In other words, flying flytraps! Since we leave the doors open for ventilation on warm days, and have no screens, we often have fantails in the house these days! They are such cheery little birds. They are so friendly they remind me of the chickadees we had in Michigan in the winter. They eat insects, though. As they swoop through the room, you can often hear a sharp little click as they catch another fly! That makes them welcome guests, you can imagine. I’ve been trying to get pictures of them in the house, but they move so fast it’s hard to catch them. That’s how I ended up with a picture of one taking off in flight. If you listen closely to the video of one, you can hear a faint twittering. It was a lot louder in real life, but apparently the sound capture isn’t real good on my camera. If you want to hear it better, go to this page, click on the sound icon, and choose “South Island fantail, male song.” Oh, and by the way, we’re studying birds, insects, bats and flying reptiles this year for science. We recently had a lesson about feathers, and one type of feathers is bristles. Bristles are found around the mouths of insect-eating birds. When we looked closely at the fantails in our house, we could see the bristles! They apparently help the bird to catch insects in flight. The bristles touch the insect and then the bird can turn to grab the insect.

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Fossil Walk in the Waipara River

Two weeks ago, one of the dads in our homeschool group led a walk up the gorge of the Waipara River, to look for fossils. There are a lot of fossils in the rocks there, and they wash out in floods. He has an extensive collection of fossils, and has found some pretty interesting animals—one was even named after him!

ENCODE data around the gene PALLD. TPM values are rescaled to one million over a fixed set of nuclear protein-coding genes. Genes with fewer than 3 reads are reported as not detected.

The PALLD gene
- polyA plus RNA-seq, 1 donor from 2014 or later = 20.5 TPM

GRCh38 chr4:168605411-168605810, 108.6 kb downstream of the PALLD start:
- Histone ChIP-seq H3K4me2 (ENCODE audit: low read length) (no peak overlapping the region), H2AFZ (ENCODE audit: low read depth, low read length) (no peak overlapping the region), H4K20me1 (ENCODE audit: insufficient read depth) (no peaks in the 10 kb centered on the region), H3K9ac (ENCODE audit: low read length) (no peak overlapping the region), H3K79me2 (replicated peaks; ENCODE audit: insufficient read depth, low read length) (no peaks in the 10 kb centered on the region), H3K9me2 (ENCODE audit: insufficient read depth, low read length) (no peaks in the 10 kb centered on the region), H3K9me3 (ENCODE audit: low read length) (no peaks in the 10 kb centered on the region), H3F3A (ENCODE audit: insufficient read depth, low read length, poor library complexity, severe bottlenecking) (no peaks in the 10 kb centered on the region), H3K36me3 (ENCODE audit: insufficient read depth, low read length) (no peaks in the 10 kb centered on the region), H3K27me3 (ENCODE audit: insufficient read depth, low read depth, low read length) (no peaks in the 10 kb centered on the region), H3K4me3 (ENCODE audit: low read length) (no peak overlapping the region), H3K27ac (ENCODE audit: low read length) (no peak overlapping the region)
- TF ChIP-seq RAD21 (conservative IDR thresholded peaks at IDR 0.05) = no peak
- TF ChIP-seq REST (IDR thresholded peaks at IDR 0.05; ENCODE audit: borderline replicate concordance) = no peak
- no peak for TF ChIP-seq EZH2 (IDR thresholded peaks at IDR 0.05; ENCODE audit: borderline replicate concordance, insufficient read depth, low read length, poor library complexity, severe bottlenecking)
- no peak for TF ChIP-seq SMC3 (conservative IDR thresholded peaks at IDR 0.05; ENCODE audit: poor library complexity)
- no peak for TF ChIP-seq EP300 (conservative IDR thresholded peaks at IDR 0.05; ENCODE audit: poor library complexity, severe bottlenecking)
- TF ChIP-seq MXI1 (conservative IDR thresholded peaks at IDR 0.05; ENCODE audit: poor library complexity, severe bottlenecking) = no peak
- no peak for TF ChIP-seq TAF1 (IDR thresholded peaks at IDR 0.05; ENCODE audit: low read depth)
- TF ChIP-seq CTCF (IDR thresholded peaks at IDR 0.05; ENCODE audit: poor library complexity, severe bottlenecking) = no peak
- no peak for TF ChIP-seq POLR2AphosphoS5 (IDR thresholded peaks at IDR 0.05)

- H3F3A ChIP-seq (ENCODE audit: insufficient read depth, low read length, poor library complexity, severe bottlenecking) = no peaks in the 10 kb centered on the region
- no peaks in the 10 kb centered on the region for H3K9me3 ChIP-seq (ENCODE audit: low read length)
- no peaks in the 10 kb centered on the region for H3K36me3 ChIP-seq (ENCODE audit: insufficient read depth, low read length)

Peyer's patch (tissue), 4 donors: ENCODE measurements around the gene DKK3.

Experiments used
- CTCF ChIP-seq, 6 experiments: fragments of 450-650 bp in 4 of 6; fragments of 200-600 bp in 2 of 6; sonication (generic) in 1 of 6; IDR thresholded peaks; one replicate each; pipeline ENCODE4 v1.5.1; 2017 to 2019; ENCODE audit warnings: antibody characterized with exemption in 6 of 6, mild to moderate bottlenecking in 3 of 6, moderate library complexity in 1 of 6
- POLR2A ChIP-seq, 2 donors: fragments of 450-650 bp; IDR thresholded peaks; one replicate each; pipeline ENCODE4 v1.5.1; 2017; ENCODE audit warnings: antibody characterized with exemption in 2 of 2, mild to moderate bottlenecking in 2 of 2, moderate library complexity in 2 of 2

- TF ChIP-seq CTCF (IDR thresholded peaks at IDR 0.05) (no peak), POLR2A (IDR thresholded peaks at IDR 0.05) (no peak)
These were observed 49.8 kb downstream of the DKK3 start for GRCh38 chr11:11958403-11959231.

We started with a picnic in the river bed. After everyone was done eating, we started walking. The first thing we did was cross the river in a place that was about a foot deep, then walked through a very rocky area. For a ways, we walked in the river, where it was only a few inches deep, then walked on the rocks again, then on a grassy area. Eventually, we came out at the base of a cliff littered with concretions, enormous round rocks. They are at all levels of the cliff, and as the cliff face erodes, they come down. Thankfully, none came down while we were there! Our leader didn’t allow the boys to climb as high as they wanted to, for their own safety. We only saw a few fossils, but had a beautiful walk with good friends!

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The man in front center of this picture, wearing a backpack and gumboots, was our leader.

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That tiny white object my finger is pointing to is a shark’s tooth!

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In the one area we walked through, there were a lot of these shattered rocks.

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This was a vertebrae from a marine reptile.

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My Mr. Diligence found this greensand, a type of sandstone.

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That’s my Mr. Handyman in the middle, helping carry one of the little children.

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The first concretion I found. I sat on it to feed my baby, and the wife of our leader commented that she had sat there to feed her baby several years before!

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The boys all had fun climbing up and sliding down this cliff!

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One of the concretions, ready to come down (it was probably 50-100 feet above us).

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Another fossil vertebrae.

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More concretions.

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Mr. Imagination on a concretion in the river.

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This picture is for my Mom. I thought of you, Mom, when I saw this very unusual thistle here and there along our walk.

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Mr. Handyman on a concretion!